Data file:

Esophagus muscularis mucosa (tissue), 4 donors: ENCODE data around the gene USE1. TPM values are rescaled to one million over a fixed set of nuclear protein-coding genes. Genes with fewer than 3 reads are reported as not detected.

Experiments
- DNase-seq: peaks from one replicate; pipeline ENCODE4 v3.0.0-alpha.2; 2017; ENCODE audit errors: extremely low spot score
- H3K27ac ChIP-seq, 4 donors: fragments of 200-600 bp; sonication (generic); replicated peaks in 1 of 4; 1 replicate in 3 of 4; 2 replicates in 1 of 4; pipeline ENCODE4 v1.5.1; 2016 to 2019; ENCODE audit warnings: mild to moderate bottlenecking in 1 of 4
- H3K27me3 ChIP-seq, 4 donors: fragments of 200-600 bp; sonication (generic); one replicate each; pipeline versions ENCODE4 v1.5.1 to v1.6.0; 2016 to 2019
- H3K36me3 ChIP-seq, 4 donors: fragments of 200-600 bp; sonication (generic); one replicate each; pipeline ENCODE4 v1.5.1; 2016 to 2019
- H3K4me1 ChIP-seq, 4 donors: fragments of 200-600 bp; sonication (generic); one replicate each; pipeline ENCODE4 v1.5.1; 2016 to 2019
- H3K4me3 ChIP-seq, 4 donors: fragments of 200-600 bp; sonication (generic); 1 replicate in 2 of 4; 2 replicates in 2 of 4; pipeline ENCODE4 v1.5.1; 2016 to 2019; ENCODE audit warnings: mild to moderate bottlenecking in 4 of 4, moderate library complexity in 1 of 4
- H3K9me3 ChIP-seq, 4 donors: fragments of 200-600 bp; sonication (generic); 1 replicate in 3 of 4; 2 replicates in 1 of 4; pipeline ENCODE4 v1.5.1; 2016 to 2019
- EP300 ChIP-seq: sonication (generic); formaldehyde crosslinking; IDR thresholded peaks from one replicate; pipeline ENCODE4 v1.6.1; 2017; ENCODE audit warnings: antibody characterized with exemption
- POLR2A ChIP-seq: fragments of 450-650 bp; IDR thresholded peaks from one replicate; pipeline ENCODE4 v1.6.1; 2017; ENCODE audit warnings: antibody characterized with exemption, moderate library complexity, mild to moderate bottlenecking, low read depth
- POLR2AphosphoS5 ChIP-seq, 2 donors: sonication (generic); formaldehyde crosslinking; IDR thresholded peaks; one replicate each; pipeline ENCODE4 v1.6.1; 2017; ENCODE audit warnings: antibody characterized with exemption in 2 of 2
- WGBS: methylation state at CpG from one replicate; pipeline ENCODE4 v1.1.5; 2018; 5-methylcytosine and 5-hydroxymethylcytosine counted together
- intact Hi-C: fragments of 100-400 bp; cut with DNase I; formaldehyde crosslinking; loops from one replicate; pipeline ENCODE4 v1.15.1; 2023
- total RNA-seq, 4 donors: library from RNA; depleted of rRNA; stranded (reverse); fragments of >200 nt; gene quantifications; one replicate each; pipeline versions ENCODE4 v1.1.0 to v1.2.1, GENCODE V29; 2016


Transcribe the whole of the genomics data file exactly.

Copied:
Esophagus muscularis mucosa (tissue), 4 donors: ENCODE data around the gene USE1. TPM values are rescaled to one million over a fixed set of nuclear protein-coding genes. Genes with fewer than 3 reads are reported as not detected.

Experiments
- DNase-seq: peaks from one replicate; pipeline ENCODE4 v3.0.0-alpha.2; 2017; ENCODE audit errors: extremely low spot score
- H3K27ac ChIP-seq, 4 donors: fragments of 200-600 bp; sonication (generic); replicated peaks in 1 of 4; 1 replicate in 3 of 4; 2 replicates in 1 of 4; pipeline ENCODE4 v1.5.1; 2016 to 2019; ENCODE audit warnings: mild to moderate bottlenecking in 1 of 4
- H3K27me3 ChIP-seq, 4 donors: fragments of 200-600 bp; sonication (generic); one replicate each; pipeline versions ENCODE4 v1.5.1 to v1.6.0; 2016 to 2019
- H3K36me3 ChIP-seq, 4 donors: fragments of 200-600 bp; sonication (generic); one replicate each; pipeline ENCODE4 v1.5.1; 2016 to 2019
- H3K4me1 ChIP-seq, 4 donors: fragments of 200-600 bp; sonication (generic); one replicate each; pipeline ENCODE4 v1.5.1; 2016 to 2019
- H3K4me3 ChIP-seq, 4 donors: fragments of 200-600 bp; sonication (generic); 1 replicate in 2 of 4; 2 replicates in 2 of 4; pipeline ENCODE4 v1.5.1; 2016 to 2019; ENCODE audit warnings: mild to moderate bottlenecking in 4 of 4, moderate library complexity in 1 of 4
- H3K9me3 ChIP-seq, 4 donors: fragments of 200-600 bp; sonication (generic); 1 replicate in 3 of 4; 2 replicates in 1 of 4; pipeline ENCODE4 v1.5.1; 2016 to 2019
- EP300 ChIP-seq: sonication (generic); formaldehyde crosslinking; IDR thresholded peaks from one replicate; pipeline ENCODE4 v1.6.1; 2017; ENCODE audit warnings: antibody characterized with exemption
- POLR2A ChIP-seq: fragments of 450-650 bp; IDR thresholded peaks from one replicate; pipeline ENCODE4 v1.6.1; 2017; ENCODE audit warnings: antibody characterized with exemption, moderate library complexity, mild to moderate bottlenecking, low read depth
- POLR2AphosphoS5 ChIP-seq, 2 donors: sonication (generic); formaldehyde crosslinking; IDR thresholded peaks; one replicate each; pipeline ENCODE4 v1.6.1; 2017; ENCODE audit warnings: antibody characterized with exemption in 2 of 2
- WGBS: methylation state at CpG from one replicate; pipeline ENCODE4 v1.1.5; 2018; 5-methylcytosine and 5-hydroxymethylcytosine counted together
- intact Hi-C: fragments of 100-400 bp; cut with DNase I; formaldehyde crosslinking; loops from one replicate; pipeline ENCODE4 v1.15.1; 2023
- total RNA-seq, 4 donors: library from RNA; depleted of rRNA; stranded (reverse); fragments of >200 nt; gene quantifications; one replicate each; pipeline versions ENCODE4 v1.1.0 to v1.2.1, GENCODE V29; 2016